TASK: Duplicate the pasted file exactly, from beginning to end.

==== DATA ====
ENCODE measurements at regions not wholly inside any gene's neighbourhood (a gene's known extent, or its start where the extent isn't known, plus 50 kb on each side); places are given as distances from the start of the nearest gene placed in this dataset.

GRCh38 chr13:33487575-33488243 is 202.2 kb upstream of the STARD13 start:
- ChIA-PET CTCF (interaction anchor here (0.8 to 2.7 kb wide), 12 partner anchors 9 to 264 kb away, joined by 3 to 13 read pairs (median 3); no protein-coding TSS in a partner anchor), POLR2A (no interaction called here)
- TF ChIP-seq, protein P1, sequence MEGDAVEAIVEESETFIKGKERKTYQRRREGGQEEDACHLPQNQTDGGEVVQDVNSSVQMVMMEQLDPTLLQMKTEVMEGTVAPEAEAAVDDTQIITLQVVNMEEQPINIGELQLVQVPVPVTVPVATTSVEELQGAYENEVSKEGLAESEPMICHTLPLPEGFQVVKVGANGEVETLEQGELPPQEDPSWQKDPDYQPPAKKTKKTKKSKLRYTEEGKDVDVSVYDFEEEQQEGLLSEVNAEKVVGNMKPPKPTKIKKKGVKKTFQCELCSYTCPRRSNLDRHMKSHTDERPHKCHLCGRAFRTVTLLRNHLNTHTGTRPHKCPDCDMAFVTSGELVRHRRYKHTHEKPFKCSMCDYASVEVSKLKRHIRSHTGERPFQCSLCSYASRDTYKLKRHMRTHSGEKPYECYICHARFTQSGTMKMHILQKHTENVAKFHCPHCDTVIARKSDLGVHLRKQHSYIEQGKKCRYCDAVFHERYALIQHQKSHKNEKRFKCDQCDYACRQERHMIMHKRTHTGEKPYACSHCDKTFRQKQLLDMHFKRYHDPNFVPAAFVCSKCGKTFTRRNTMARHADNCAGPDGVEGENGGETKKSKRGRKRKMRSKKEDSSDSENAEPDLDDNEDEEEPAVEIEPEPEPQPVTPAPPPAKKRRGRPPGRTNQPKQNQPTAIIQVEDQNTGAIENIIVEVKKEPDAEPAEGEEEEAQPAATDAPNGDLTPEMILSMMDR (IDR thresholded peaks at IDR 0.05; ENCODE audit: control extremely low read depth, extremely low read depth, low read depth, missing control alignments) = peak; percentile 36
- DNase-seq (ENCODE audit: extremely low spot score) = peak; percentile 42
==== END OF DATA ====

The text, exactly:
ENCODE measurements at regions not wholly inside any gene's neighbourhood (a gene's known extent, or its start where the extent isn't known, plus 50 kb on each side); places are given as distances from the start of the nearest gene placed in this dataset.

GRCh38 chr13:33487575-33488243 is 202.2 kb upstream of the STARD13 start:
- ChIA-PET CTCF (interaction anchor here (0.8 to 2.7 kb wide), 12 partner anchors 9 to 264 kb away, joined by 3 to 13 read pairs (median 3); no protein-coding TSS in a partner anchor), POLR2A (no interaction called here)
- TF ChIP-seq, protein P1, sequence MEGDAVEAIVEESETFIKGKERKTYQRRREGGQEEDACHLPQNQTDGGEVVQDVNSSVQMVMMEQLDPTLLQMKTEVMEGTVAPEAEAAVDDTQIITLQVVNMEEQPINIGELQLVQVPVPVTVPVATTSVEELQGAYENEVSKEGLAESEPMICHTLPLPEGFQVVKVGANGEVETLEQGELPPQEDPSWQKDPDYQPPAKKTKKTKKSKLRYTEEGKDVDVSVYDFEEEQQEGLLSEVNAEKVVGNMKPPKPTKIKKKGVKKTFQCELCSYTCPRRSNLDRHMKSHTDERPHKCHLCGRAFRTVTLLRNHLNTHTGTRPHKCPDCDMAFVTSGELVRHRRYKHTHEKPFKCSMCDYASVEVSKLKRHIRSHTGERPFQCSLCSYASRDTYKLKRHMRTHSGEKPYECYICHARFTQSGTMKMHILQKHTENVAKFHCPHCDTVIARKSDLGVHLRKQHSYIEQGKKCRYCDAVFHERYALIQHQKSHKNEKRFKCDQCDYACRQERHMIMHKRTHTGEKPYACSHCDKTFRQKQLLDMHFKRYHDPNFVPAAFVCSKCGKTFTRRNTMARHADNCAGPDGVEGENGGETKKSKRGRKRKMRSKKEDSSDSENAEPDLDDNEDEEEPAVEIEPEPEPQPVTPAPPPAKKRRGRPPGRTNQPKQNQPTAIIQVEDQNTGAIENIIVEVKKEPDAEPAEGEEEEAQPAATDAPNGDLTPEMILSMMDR (IDR thresholded peaks at IDR 0.05; ENCODE audit: control extremely low read depth, extremely low read depth, low read depth, missing control alignments) = peak; percentile 36
- DNase-seq (ENCODE audit: extremely low spot score) = peak; percentile 42